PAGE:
Thank you in advance!

1. 48 or less

2. correct

3. yes, but not going to happen

4. yes

5.  yes
« Last Edit: 09/22/2017 05:47 PM by zubenelgenubi »
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Offline ZachS09

I haven't done this in 14 months, but I'll be recording video of the launch of SES-11/EchoStar 105 from one of Embry-Riddle's observation decks instead of covering the whole thing from start to finish.

Should be a picturesque view given that the university is 48.22 miles (77.6 kilometers) away from LC-39A.
"Liftoff of Falcon 9: the world's first reflight of an orbital-class rocket."

Online obi-wan

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Since it's only a few days until flight, have we gotten any definitive word on whether SES-11 is going to be an ASDS recovery or full expendable?

Offline gongora

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Since it's only a few days until flight, have we gotten any definitive word on whether SES-11 is going to be an ASDS recovery or full expendable?

It should be ASDS based on the mass (5200kg), and the FCC permit we think corresponds to this flight has ASDS landing.  It's a similar mass to SES-10.

Offline Flying Beaver

Since it's only a few days until flight, have we gotten any definitive word on whether SES-11 is going to be an ASDS recovery or full expendable?

It should be ASDS based on the mass (5200kg), and the FCC permit we think corresponds to this flight has ASDS landing.  It's a similar mass to SES-10.

Also Elon says so.

elonmusk Aiming for two rocket landings in 48 hours this weekend
« Last Edit: 10/04/2017 04:02 AM by Flying Beaver »
Saw OG-2 Booster Land in person 21/12/2015.

Offline Eagandale4114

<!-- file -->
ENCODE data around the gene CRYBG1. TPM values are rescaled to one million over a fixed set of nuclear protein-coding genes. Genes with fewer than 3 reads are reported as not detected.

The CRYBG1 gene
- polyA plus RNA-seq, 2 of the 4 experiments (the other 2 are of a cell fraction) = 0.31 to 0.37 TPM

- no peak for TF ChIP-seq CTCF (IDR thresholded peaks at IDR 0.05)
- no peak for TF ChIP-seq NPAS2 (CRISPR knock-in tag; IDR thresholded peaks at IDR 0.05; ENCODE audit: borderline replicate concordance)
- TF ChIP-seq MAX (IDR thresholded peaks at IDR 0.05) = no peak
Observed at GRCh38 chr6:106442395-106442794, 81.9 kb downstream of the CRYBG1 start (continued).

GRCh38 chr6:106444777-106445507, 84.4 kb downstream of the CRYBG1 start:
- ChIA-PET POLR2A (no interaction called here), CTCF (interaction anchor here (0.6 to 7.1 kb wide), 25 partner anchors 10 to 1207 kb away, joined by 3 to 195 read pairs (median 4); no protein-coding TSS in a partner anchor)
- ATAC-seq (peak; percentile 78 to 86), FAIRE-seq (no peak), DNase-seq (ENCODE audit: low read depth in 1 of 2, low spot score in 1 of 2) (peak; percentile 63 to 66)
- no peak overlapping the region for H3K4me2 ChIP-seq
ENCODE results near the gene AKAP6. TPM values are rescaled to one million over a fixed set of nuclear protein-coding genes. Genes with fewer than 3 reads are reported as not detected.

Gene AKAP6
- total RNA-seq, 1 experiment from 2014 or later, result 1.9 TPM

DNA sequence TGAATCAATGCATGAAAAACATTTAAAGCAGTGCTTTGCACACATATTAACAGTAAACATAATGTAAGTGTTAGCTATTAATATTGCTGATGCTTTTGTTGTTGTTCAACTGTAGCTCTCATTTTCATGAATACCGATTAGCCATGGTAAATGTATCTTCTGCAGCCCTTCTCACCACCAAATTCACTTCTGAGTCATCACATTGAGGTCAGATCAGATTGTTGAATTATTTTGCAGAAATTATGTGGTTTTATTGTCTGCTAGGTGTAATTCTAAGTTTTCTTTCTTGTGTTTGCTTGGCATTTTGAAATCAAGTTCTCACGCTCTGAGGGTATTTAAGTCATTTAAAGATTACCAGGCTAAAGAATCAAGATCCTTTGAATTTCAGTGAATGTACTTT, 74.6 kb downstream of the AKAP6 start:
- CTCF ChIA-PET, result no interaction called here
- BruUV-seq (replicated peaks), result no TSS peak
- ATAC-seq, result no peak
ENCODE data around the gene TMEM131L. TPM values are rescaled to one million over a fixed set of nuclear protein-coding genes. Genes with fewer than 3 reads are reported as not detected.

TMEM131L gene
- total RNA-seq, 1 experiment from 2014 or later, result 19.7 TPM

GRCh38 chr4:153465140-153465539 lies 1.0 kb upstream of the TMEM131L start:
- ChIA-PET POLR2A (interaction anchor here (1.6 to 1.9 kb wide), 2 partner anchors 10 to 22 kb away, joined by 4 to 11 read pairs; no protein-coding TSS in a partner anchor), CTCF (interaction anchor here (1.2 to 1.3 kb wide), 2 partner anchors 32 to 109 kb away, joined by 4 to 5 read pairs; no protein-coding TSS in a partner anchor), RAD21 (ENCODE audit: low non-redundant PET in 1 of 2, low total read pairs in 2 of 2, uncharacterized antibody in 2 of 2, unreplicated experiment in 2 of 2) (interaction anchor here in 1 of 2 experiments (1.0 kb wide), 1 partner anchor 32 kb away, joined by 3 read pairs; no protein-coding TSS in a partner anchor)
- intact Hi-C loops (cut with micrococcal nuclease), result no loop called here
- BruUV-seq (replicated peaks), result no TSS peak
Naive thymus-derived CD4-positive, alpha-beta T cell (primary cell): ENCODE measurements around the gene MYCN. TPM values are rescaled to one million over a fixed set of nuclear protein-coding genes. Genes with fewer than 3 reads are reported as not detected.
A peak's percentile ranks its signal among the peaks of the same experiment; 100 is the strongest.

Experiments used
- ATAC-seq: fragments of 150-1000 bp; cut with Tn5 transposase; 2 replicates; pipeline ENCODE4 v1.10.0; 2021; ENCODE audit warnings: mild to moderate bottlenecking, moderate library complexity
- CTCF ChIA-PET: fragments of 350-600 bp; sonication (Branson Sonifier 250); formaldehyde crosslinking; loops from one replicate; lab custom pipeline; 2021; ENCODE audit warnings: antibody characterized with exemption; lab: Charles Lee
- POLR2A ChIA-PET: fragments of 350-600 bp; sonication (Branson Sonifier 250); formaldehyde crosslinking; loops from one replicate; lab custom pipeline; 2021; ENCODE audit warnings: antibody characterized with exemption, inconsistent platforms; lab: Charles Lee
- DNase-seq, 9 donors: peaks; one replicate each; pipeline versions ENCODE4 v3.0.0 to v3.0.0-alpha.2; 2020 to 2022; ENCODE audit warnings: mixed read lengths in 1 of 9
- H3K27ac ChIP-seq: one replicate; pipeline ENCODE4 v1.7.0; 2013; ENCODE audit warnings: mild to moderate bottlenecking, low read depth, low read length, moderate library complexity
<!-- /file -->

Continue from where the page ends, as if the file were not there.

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Since it's only a few days until flight, have we gotten any definitive word on whether SES-11 is going to be an ASDS recovery or full expendable?

It should be ASDS based on the mass (5200kg), and the FCC permit we think corresponds to this flight has ASDS landing.  It's a similar mass to SES-10.

Also Elon says so.

elonmusk Aiming for two rocket landings in 48 hours this weekend

Direct link to the post: https://www.instagram.com/p/BZzchfKg07f/?taken-by=elonmusk

Offline vaporcobra

And FWIW, per Musk's 48 hours, the current schedule actually points to 36 38 hour back-to-back landings if schedules hold. Weather for the rest of the week at KSC is looking rainy and somewhat stormy, so upper level winds may be a bit rowdy. We'll see.
« Last Edit: 10/04/2017 05:58 PM by vaporcobra »
spaaaaaaaaaaaaaaaaaaaaaaaaaaaaaaaaaaaaaaaaace

Offline Comga

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And FWIW, per Musk's 48 hours, the current schedule actually points to sub-36 hour back-to-back landings if schedules hold. Weather for the rest of the week at KSC is looking rainy and somewhat stormy, so upper level winds may be a bit rowdy. We'll see.
Nit: Because of the time zone difference it's less than 38 hours
What kind of wastrels would dump a perfectly good booster in the ocean after just one use?

Offline Mike_1179

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Hope this slows down or track on the western side of the cone.

Offline spacenut

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When will SpaceX post the webcast information?